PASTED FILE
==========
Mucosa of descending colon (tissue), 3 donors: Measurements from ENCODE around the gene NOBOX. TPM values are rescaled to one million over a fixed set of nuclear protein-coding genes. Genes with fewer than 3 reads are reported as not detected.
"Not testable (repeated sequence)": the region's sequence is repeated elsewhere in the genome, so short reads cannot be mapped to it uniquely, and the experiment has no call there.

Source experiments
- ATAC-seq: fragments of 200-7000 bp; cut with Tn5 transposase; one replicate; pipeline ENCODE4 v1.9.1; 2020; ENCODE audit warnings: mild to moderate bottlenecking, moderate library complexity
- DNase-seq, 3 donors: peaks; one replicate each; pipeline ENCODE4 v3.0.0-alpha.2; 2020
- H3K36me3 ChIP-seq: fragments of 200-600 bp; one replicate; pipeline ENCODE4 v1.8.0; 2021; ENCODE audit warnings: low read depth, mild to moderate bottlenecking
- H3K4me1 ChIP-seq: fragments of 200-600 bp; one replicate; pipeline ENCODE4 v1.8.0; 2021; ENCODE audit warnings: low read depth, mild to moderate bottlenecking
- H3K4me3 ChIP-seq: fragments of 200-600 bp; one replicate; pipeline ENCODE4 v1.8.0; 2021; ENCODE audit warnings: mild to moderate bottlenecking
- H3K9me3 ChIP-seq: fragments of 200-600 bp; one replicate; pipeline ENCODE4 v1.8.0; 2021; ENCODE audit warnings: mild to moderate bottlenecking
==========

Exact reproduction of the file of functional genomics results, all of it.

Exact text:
Mucosa of descending colon (tissue), 3 donors: Measurements from ENCODE around the gene NOBOX. TPM values are rescaled to one million over a fixed set of nuclear protein-coding genes. Genes with fewer than 3 reads are reported as not detected.
"Not testable (repeated sequence)": the region's sequence is repeated elsewhere in the genome, so short reads cannot be mapped to it uniquely, and the experiment has no call there.

Source experiments
- ATAC-seq: fragments of 200-7000 bp; cut with Tn5 transposase; one replicate; pipeline ENCODE4 v1.9.1; 2020; ENCODE audit warnings: mild to moderate bottlenecking, moderate library complexity
- DNase-seq, 3 donors: peaks; one replicate each; pipeline ENCODE4 v3.0.0-alpha.2; 2020
- H3K36me3 ChIP-seq: fragments of 200-600 bp; one replicate; pipeline ENCODE4 v1.8.0; 2021; ENCODE audit warnings: low read depth, mild to moderate bottlenecking
- H3K4me1 ChIP-seq: fragments of 200-600 bp; one replicate; pipeline ENCODE4 v1.8.0; 2021; ENCODE audit warnings: low read depth, mild to moderate bottlenecking
- H3K4me3 ChIP-seq: fragments of 200-600 bp; one replicate; pipeline ENCODE4 v1.8.0; 2021; ENCODE audit warnings: mild to moderate bottlenecking
- H3K9me3 ChIP-seq: fragments of 200-600 bp; one replicate; pipeline ENCODE4 v1.8.0; 2021; ENCODE audit warnings: mild to moderate bottlenecking